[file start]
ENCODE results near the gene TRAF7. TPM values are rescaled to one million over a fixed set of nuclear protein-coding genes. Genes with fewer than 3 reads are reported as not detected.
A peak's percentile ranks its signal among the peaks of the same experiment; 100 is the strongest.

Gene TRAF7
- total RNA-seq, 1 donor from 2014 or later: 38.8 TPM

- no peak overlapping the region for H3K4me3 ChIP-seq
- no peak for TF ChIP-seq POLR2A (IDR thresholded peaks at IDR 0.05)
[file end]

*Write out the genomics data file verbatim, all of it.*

ENCODE results near the gene TRAF7. TPM values are rescaled to one million over a fixed set of nuclear protein-coding genes. Genes with fewer than 3 reads are reported as not detected.
A peak's percentile ranks its signal among the peaks of the same experiment; 100 is the strongest.

Gene TRAF7
- total RNA-seq, 1 donor from 2014 or later: 38.8 TPM

- no peak overlapping the region for H3K4me3 ChIP-seq
- no peak for TF ChIP-seq POLR2A (IDR thresholded peaks at IDR 0.05)